Few aspects of being a critic seem to fascinate readers more than the making of the annual top 10 list. (Okay, getting TV screeners/attending movie screenings are more interesting to most.) The irony here is that many critics hate to make them — narrowing a full year down to just 10 titles? Blasphemy! But for readers, they're an attempt to take something inherently inscrutable — what was the best? — and solve it with math, even if that math is just putting things in numerical order, so, basically, the easiest math of all.
But there's also a tendency to presuppose, I think, that most critics have, like, elaborate spreadsheets on which they jot down every single thing they've seen. That's really not true, in my experience, though it's also possible I'm decidedly atypical.
So now that my top 35 (sigh) list is live, go take a look. Then come back and read about the EXCITING SECRETS behind it.
I actually prefer a top 10: I ended up feeling really solid about that top 10. There are tons of shows I would have loved to squeeze in there, but I do genuinely feel like the 10 shows I listed are probably my favorites of the year. But one of the things we like to do at Vox is sort of, I guess, shock and awe you with the amount of things that are out there. I started out with a list 31 strong, then tweaked it to 35 when I just couldn't get ditch some things. And I still, as predicted, completely forgot about The Fall. (And Looking, which was probably one of my 35 favorite shows of 2015, unless you consider that completely forgetting about it until it was too late suggests it wasn't. Entirely possible.)
That said, the gap between #2 and #35 is really small: Every year, I have a firmly established number one. I usually know it as soon as I see it. "Oh, sure," I'll say. "That's my number one." It's rare, though, that I'll have an instantly recognizable number two or three (though it happens; in 2013, my top three was set in stone for a long time). If you were to instantly swap Togetherness and The Leftovers on my list, I might frown a little bit, but I still think it's something I could more or less stand behind. I tend to view shows in tiers, and I think Togetherness is probably on a tier below The Leftovers. But it's not like they're separated by as much as 33 places on the list would suggest. It's, like, the gap between a five-star show and a four-and-a-half star show. Not that far.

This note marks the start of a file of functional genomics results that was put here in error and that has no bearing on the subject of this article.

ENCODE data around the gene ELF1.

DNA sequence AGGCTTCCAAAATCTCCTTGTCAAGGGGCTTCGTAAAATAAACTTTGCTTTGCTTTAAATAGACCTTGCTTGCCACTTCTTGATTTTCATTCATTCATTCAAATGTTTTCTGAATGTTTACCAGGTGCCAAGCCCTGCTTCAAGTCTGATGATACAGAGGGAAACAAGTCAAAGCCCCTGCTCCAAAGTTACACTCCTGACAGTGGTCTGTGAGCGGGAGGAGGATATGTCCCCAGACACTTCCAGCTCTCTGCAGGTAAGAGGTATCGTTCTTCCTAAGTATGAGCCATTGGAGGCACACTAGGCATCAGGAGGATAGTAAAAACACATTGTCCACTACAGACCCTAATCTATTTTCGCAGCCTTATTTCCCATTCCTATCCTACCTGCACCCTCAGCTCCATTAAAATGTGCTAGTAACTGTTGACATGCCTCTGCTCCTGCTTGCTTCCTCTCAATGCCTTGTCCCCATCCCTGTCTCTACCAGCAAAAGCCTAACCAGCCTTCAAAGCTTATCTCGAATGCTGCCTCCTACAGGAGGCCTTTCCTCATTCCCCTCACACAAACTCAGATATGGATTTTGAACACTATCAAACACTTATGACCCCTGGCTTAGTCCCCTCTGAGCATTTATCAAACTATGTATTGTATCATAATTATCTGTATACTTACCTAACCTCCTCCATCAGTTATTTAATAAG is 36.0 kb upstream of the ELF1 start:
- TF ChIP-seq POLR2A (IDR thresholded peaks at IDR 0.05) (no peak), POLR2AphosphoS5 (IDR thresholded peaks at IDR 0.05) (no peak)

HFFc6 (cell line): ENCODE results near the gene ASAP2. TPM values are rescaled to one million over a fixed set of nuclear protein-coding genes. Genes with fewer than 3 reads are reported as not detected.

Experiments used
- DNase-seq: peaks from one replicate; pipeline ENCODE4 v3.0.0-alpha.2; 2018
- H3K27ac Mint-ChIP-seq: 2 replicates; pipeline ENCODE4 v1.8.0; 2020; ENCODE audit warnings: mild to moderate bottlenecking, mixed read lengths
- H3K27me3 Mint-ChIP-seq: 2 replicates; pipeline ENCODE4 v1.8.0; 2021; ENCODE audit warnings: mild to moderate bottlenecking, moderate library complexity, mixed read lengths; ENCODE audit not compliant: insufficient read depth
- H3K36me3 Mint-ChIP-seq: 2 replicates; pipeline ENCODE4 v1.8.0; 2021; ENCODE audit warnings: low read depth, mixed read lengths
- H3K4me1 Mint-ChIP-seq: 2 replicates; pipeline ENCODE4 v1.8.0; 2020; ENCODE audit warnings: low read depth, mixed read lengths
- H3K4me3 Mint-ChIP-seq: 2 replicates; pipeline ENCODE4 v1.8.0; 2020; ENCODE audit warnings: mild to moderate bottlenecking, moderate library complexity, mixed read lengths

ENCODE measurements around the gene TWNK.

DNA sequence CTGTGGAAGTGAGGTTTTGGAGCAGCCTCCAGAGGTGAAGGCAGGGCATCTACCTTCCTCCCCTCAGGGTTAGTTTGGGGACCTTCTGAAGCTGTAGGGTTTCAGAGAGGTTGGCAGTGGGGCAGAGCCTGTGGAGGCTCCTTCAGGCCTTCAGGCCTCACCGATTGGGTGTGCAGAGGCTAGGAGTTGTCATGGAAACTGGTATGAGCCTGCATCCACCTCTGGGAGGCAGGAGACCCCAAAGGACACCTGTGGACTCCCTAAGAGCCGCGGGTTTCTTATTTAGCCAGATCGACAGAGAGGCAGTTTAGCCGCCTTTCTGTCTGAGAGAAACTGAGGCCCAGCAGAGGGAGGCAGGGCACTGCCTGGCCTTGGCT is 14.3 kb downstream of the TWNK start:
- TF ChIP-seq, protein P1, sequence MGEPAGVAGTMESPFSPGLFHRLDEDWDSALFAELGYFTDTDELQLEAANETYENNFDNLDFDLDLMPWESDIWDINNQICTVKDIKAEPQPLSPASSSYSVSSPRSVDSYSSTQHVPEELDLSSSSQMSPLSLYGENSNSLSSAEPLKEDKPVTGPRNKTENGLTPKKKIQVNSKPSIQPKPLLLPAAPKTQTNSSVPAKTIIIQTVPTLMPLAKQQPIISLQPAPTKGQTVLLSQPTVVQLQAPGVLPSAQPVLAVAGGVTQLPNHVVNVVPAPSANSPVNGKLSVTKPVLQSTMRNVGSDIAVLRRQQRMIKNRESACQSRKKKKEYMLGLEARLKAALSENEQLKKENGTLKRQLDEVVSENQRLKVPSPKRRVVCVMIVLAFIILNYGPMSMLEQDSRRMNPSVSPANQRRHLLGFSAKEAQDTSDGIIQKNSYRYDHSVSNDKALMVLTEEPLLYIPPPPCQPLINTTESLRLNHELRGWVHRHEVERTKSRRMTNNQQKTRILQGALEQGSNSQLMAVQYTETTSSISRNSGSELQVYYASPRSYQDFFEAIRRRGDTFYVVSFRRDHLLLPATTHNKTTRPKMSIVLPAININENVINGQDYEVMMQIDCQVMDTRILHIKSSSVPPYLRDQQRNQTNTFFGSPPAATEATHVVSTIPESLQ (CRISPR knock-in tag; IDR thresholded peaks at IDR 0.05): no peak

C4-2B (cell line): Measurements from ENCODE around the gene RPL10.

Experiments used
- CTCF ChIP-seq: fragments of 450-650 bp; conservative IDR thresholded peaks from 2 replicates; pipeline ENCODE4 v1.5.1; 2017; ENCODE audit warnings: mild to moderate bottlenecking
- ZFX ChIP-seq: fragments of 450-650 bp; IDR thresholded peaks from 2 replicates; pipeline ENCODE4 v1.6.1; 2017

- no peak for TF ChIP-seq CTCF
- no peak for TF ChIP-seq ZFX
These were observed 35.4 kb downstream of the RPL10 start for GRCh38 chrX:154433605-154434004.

I view this more as a mixtape than anything else: I stand by my rankings, but if you think, say, #22 is too low or #3 is too high, I'm not going to get too upset (unless you think The Americans is bad, in which case, get thee behind me, Satan). I'm trying to present a rough ranking, yes, but I'm also trying to create a sort of mixtape of the year in TV that was. I will tinker, endlessly, with the order of shows to achieve this result, too. I tried out fully nine different shows at #2 (some of which slid out of the top 10 entirely) before settling on Leftovers — before swapping it with Mad Men at the last minute, then swapping it back at the even more last minute.
Every show down to Jessica Jones was in the top 10 at one point or another: I tried out a lot of different permutations. I even thought about several smaller top 10 lists, without one overriding one. But then how would I have gotten search engine traffic? (Those lists, incidentally: 10 period piece dramas, 10 sad comedies, and 10 great genre shows. You can still sort of see the remnants of that approach in the list.) The show I was saddest to cut ended up being Fresh Off the Boat, which is why it's at 11. (Sidebar: Have you seen that show lately? It's on fire.)
I wish I could have fit Making a Murderer on there: I was really into it! I'd put it on my 2016 list, but I'm all but certain I'll have forgotten about it by then. I sometimes worry about top 10 recency bias, and I think this is a good sign of that.
Comedy placement tends to be driven by surprise: Broad City's second season was better than its first, I think, or, at least, not appreciably worse. And yet it turned up on few critics' lists and took a major tumble on mine. My best guess here is that the show, airing in January, is at a disadvantage in terms of critics remembering it exists. That didn't happen in season one, because the show was new and surprising. But comedy is at a disadvantage when compared to drama, because it's harder to surprise viewers season after season after season. Game of Thrones can throw out a major ice zombie battle; Broad City can't really do that, so it disappears down the memory hole a little bit.
Having 60 shows on there is just ridiculous: Shock and awe aside, it really is. Here's hoping 2016 has crappier television!
Christmas stuff tomorrow. Remember to drop me suggestions, even though I probably won't use them.
Episodes is published daily, Monday through Friday, unless I don't feel like it. It is mostly about television, except when it's not. Suggest topics for future installments via email or on Twitter. Read more of my work at Vox Dot Com.
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